Up All Night – What is Keeping You from a Good Night’s Sleep?

To live a holistic life, you must practice healthy habits. Sleep is one of the most underestimated healthy habits, but every person needs to take it seriously. The first way to address sleep issues is to identify what could prevent you from a good night’s rest. Below is a list of some common reasons you might not be able to sleep, as described by a sleep study clinic:

1. Mental Health Conditions

Unfortunately, most mental health conditions, especially those involving depression, anxiety, or stress, can’t be seen on the outside. This makes them even harder to identify and treat if not addressed early. People in such states only tend to focus on the negatives weighing them down and rarely see the good aspects of their lives. 

If you’re preoccupied during the day, it will keep you distracted for a while. Sooner or later, these inner feelings will creep in at night in your “rest mode,” causing you to stay awake for most of the night. Individuals suffering from those conditions first need to accept that they need help and seek help from the proper channels. 

2. Dietary Choices

Eating the wrong type of foods and drinks can interfere immensely with your sleep. Drinking coffee too close to bedtime is a bad idea. Think about when you drink caffeinated beverages during the day. Coffee or soda, even as early as 2 PM, could be a reason for your sleep difficulties. We are not discouraging you from having another cup of coffee if you really need it, but watch your timing by taking at least 6 hours before your bedtime if you really must drink it.  

Similarly, eating heavy meals right before you settle down to sleep can cause you to stare at the ceiling for a few more hours while in bed. Try to balance out your meals and leaves heavier meals for earlier in the day and lighter sleep-inducing meals closer to bedtime. 

If you do have a heavy meal, let it be 2-3 hours before your sleep, allowing your stomach to digest that food properly. Don’t also drink too much water right before bedtime, as it can seriously disrupt your sleep cycle.

3. An Irregular Schedule

Your brain and body adjust to the clock you get used to, making it easy to do your things smoothly. As such, you should keep a regular schedule of when you go to sleep and when you wake up. The same regular schedule that you keep for your working hours should be the same for your sleep time at night. Your body will get used to sleeping for a certain amount of hours and naturally wake up when it feels rested. Similarly, avoid taking long naps during the day since they’ll also give you difficulties sleeping at night.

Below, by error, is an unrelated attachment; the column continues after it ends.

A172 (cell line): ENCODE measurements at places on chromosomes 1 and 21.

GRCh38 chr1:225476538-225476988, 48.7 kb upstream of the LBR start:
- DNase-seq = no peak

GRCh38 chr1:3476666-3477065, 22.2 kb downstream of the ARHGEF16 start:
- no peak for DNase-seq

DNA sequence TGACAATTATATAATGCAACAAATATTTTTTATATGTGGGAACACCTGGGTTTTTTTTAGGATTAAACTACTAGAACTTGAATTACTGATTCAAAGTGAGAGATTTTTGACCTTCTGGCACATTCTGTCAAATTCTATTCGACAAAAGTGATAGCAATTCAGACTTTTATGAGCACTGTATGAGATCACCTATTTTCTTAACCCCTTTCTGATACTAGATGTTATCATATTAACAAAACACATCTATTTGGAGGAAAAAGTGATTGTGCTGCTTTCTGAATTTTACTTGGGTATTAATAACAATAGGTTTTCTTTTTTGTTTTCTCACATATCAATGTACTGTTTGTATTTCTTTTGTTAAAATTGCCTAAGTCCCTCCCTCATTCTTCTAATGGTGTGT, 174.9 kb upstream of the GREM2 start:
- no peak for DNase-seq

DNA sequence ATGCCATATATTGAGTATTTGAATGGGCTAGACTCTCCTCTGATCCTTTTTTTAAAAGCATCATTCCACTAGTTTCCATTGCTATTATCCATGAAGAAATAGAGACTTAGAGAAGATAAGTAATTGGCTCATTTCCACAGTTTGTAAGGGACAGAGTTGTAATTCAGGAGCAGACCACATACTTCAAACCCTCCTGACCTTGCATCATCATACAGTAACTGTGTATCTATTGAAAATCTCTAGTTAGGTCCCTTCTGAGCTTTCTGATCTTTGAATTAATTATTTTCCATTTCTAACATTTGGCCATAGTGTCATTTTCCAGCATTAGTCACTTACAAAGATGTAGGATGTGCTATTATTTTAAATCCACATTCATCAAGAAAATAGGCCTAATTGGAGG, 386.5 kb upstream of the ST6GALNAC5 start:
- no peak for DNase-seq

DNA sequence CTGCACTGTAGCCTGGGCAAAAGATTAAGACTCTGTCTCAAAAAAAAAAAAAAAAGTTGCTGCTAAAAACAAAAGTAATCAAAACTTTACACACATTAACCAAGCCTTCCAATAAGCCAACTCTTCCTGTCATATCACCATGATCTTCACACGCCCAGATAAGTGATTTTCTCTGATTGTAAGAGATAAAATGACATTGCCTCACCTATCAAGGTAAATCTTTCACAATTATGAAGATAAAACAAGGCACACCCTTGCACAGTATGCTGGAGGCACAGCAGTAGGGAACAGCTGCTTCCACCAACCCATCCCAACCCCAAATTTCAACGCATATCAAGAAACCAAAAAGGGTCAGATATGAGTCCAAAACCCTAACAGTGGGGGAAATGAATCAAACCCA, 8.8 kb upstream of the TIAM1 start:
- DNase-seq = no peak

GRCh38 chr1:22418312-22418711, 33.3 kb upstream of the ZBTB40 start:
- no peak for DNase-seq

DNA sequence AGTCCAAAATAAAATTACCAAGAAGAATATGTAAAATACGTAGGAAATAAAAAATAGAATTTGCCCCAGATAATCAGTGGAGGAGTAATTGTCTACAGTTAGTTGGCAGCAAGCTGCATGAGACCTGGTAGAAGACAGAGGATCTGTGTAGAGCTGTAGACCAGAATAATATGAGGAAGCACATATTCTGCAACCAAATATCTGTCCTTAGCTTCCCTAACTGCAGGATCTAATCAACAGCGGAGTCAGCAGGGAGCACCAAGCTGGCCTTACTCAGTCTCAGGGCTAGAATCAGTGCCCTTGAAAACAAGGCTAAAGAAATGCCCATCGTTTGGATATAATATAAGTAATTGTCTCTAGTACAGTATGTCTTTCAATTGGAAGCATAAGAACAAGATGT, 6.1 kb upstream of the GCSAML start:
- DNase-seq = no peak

4. Sleep Environment

Your home environment is determined by several factors ranging from; air quality, light, dust, noise, clutter, temperatures, etc. Any of these can affect how you sleep at night. Therefore, it’s necessary to create an ideal environment for sleep. In addition, condition your brain to see the bed as the only place where you get quality sleep. This means avoiding naps on the couch or using your bed as a daytime lounging spot. 

5. Screen Time

After a long day, the evening hours are the best to catch up with the latest gossip in town or catch up with our loved ones. The blue and white light emitted from our phones, TVs, and tablets interferes with the sleep hormone responsible for letting your body know when it is time to get some sleep. 

We are all victims of this. Though technology is a lifesaver, addiction to those gadgets, especially at night, could disrupt your sleep cycle significantly. For a start, try and dim the light just before bedtime. If the cause for using these gadgets is not urgent, limit their usage at night, especially as you approach your bedtime hours.

6. Medication

In some cases, it’s impossible to avoid taking medication, especially for chronic conditions. If your sleep difficulties began as soon as you were prescribed any drug, you need to talk to your physician. Changing your medication may help reduce your sleep difficulties. If it’s impossible to change them, your doctors may be able to prescribe sleeping pills to help you sleep better.

7. Bed Sharing

If you have an infant, bed-sharing is not optional for you. You will also experience fragmented sleep since you’ll frequently be checking on them at night. However, this is only a stage and doesn’t last long since, at some point, you will move them to their baby crib, then you can work towards resuming your sleeping schedule. 

Your partner could otherwise make your sleep disappear at night, especially if they’re snoring. Luckily, if they’re willing to get treated for it, this is something that doctors can help. At times, it’s a solution like sleeping posture or exercise which could help them sleep better.

8. Vigorous Exercises

Exercise is one of the most excellent healthy living habits; however, doing an intense exercise right before bedtime is not good. They raise your heart rate to the extreme, making it difficult to fall asleep. 

If you exercise right before bedtime, do more relaxing or moderate activities like swimming, yoga, walking, stretching at least one hour before bedtime. Everyone is different, but ensure that whichever preset time you prefer doing your exercises don’t interfere with your sleep.

Quality sleep is essential for everyone. It makes you stay happier, think better, and actively approach life. Identify the things causing you not to sleep better from the above list and find solutions to keep your sleep cycle on track.

About the Author

Jenn Walker is a freelance writer, blogger, dog-enthusiast, and avid beachgoer operating out of Southern New Jersey.